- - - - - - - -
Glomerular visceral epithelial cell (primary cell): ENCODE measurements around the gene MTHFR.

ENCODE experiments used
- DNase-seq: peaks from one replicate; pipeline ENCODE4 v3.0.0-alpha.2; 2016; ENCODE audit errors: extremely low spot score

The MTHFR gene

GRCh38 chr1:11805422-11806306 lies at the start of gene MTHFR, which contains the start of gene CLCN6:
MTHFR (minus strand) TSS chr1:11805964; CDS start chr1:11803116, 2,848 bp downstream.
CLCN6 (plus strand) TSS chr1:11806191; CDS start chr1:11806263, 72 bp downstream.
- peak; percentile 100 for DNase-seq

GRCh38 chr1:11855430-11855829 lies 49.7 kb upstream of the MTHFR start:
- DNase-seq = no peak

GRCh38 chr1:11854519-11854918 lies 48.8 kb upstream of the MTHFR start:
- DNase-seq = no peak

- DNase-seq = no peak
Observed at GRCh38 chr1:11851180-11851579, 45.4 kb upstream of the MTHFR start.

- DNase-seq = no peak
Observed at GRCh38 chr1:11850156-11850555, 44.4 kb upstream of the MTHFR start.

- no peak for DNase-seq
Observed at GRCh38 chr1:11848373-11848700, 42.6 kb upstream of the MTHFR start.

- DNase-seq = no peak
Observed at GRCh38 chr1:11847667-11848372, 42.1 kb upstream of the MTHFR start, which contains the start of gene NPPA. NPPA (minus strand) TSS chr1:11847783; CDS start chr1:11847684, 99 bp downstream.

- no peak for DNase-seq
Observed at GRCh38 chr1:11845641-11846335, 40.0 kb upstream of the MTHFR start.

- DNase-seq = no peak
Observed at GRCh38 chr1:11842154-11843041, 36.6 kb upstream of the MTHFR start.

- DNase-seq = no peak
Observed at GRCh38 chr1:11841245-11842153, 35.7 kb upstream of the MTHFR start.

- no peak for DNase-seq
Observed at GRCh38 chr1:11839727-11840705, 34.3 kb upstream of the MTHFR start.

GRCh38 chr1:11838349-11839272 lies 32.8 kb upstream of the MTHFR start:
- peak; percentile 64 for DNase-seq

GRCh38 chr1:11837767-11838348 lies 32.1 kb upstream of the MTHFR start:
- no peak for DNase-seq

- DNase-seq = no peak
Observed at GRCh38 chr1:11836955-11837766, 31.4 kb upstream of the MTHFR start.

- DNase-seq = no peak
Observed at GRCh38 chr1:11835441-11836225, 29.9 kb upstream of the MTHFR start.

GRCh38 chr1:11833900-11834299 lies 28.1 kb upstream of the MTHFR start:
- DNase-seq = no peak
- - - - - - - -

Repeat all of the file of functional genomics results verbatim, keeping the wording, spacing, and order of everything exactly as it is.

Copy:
Glomerular visceral epithelial cell (primary cell): ENCODE measurements around the gene MTHFR.

ENCODE experiments used
- DNase-seq: peaks from one replicate; pipeline ENCODE4 v3.0.0-alpha.2; 2016; ENCODE audit errors: extremely low spot score

The MTHFR gene

GRCh38 chr1:11805422-11806306 lies at the start of gene MTHFR, which contains the start of gene CLCN6:
MTHFR (minus strand) TSS chr1:11805964; CDS start chr1:11803116, 2,848 bp downstream.
CLCN6 (plus strand) TSS chr1:11806191; CDS start chr1:11806263, 72 bp downstream.
- peak; percentile 100 for DNase-seq

GRCh38 chr1:11855430-11855829 lies 49.7 kb upstream of the MTHFR start:
- DNase-seq = no peak

GRCh38 chr1:11854519-11854918 lies 48.8 kb upstream of the MTHFR start:
- DNase-seq = no peak

- DNase-seq = no peak
Observed at GRCh38 chr1:11851180-11851579, 45.4 kb upstream of the MTHFR start.

- DNase-seq = no peak
Observed at GRCh38 chr1:11850156-11850555, 44.4 kb upstream of the MTHFR start.

- no peak for DNase-seq
Observed at GRCh38 chr1:11848373-11848700, 42.6 kb upstream of the MTHFR start.

- DNase-seq = no peak
Observed at GRCh38 chr1:11847667-11848372, 42.1 kb upstream of the MTHFR start, which contains the start of gene NPPA. NPPA (minus strand) TSS chr1:11847783; CDS start chr1:11847684, 99 bp downstream.

- no peak for DNase-seq
Observed at GRCh38 chr1:11845641-11846335, 40.0 kb upstream of the MTHFR start.

- DNase-seq = no peak
Observed at GRCh38 chr1:11842154-11843041, 36.6 kb upstream of the MTHFR start.

- DNase-seq = no peak
Observed at GRCh38 chr1:11841245-11842153, 35.7 kb upstream of the MTHFR start.

- no peak for DNase-seq
Observed at GRCh38 chr1:11839727-11840705, 34.3 kb upstream of the MTHFR start.

GRCh38 chr1:11838349-11839272 lies 32.8 kb upstream of the MTHFR start:
- peak; percentile 64 for DNase-seq

GRCh38 chr1:11837767-11838348 lies 32.1 kb upstream of the MTHFR start:
- no peak for DNase-seq

- DNase-seq = no peak
Observed at GRCh38 chr1:11836955-11837766, 31.4 kb upstream of the MTHFR start.

- DNase-seq = no peak
Observed at GRCh38 chr1:11835441-11836225, 29.9 kb upstream of the MTHFR start.

GRCh38 chr1:11833900-11834299 lies 28.1 kb upstream of the MTHFR start:
- DNase-seq = no peak